On the outskirts of a North Yorkshire village stands a house, once a former Priory dating back to the 12th century, owned and occupied by the same family since the middle of the 16th century.
But this house at Coxwold hides a secret.
Behind the Georgian and Tudor exterior, within the Jacobean interior, and once hidden in the roof gables lies a tomb. A tomb that holds a secret, a sealed tomb that has never been opened. It is believed to hold the remains of the body, but not the head, of one of the most famous people in British history.
It is the tomb of Oliver Cromwell, politician, military commander, executioner of a king and from 1653 to his death in 1658 Lord Protector of the Commonwealth of England, Scotland and Ireland.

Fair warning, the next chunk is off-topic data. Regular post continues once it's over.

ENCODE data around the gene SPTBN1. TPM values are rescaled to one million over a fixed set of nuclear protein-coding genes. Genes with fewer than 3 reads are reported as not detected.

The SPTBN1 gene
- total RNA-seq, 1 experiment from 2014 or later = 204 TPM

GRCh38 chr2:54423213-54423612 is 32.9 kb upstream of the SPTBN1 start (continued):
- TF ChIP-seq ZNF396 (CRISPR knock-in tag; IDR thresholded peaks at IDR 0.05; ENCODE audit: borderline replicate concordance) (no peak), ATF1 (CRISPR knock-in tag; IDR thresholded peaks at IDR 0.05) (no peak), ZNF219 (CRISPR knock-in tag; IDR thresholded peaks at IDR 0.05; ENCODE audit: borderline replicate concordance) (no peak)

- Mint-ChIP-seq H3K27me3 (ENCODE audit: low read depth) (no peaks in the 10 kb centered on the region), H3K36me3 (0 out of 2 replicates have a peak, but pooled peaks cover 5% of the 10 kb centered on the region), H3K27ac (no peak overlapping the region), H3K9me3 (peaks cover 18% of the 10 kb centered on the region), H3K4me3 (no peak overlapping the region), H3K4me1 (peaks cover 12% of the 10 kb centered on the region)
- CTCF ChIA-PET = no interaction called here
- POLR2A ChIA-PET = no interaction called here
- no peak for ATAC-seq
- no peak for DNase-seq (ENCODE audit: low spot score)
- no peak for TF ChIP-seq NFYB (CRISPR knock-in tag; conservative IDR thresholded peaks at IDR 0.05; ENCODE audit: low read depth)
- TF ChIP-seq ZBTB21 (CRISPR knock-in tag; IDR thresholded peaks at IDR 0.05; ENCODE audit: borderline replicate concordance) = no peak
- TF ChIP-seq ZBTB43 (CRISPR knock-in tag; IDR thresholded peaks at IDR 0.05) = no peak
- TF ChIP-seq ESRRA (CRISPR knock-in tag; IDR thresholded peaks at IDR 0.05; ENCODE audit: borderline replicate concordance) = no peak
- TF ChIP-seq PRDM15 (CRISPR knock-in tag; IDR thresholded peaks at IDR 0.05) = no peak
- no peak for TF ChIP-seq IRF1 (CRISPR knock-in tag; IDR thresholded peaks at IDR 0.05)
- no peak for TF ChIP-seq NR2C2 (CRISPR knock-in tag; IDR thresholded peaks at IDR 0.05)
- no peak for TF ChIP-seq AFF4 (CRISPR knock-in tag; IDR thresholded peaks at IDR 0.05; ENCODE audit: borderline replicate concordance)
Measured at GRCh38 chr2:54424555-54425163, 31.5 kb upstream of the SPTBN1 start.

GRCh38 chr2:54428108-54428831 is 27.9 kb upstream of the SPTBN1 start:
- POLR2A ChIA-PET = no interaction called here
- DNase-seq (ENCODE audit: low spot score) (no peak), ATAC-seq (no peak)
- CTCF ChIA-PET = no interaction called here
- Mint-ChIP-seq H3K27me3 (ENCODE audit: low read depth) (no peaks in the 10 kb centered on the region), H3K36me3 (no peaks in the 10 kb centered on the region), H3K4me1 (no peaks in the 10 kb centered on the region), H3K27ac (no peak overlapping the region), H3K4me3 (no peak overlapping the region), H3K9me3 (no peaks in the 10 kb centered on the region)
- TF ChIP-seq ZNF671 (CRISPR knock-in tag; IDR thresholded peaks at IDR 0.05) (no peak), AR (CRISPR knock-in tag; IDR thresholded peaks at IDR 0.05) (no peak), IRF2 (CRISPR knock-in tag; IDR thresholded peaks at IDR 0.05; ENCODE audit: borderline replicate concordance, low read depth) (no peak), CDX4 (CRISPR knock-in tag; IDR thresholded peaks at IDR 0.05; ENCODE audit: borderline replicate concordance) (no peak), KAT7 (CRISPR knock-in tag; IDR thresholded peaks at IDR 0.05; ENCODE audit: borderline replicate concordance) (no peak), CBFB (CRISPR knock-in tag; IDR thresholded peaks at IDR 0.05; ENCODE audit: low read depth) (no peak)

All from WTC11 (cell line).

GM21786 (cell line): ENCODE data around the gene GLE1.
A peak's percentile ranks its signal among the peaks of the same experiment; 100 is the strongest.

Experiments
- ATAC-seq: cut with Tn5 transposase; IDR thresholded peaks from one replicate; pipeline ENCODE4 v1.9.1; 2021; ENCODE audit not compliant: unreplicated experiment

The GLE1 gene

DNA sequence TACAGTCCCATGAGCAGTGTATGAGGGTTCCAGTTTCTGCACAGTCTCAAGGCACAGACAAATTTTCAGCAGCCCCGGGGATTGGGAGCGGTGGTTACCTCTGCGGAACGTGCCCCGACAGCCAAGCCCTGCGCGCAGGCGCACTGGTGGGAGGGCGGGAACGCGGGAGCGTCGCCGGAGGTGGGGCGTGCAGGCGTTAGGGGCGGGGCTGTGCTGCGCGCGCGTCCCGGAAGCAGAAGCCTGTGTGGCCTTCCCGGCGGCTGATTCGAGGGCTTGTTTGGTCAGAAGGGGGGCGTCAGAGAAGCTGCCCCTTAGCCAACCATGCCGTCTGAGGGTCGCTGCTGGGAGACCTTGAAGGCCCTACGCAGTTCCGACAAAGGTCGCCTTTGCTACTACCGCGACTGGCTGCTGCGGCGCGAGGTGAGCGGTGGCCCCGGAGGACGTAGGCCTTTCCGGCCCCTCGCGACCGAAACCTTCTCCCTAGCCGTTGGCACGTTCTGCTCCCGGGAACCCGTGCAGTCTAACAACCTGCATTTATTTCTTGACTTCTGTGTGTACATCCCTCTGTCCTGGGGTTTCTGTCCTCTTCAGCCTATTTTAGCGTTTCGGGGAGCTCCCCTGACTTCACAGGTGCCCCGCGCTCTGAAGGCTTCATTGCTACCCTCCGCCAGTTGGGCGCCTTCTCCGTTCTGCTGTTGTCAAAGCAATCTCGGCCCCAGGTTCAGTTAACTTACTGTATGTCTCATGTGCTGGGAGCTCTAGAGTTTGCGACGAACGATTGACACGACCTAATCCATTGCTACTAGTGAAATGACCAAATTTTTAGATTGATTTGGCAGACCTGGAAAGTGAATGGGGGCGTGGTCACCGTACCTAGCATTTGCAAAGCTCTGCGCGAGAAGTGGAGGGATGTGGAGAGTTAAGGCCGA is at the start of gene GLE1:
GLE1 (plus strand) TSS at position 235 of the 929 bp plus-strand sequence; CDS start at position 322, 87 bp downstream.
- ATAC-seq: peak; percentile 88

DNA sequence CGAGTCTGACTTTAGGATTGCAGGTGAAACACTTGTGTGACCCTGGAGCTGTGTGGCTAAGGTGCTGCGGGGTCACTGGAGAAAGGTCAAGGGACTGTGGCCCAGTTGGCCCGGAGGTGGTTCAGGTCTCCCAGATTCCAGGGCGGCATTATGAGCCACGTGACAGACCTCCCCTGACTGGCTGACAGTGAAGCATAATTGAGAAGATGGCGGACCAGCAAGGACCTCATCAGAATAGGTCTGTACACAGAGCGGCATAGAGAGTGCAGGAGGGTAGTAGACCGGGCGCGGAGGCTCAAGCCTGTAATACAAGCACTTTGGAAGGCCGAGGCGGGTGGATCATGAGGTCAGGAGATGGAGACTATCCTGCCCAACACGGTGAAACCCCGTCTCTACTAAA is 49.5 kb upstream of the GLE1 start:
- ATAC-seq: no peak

After his death from natural causes he was interred at Westminster Abbey but two years later his body was dug up, hung in chains and beheaded. His daughter Mary, Countess of Fauconberg, rescued the remains (but not the head which is buried in the grounds of Sidney Sussex College Cambridge) and brought them to her family home Newburgh Priory at Coxwold.
Although many visitors to Newburgh Priory, including the Prince of Wales (later Edward VII) have tried to open the tomb to establish the truth the family tradition of keeping it sealed remains unbroken and the secret lives on.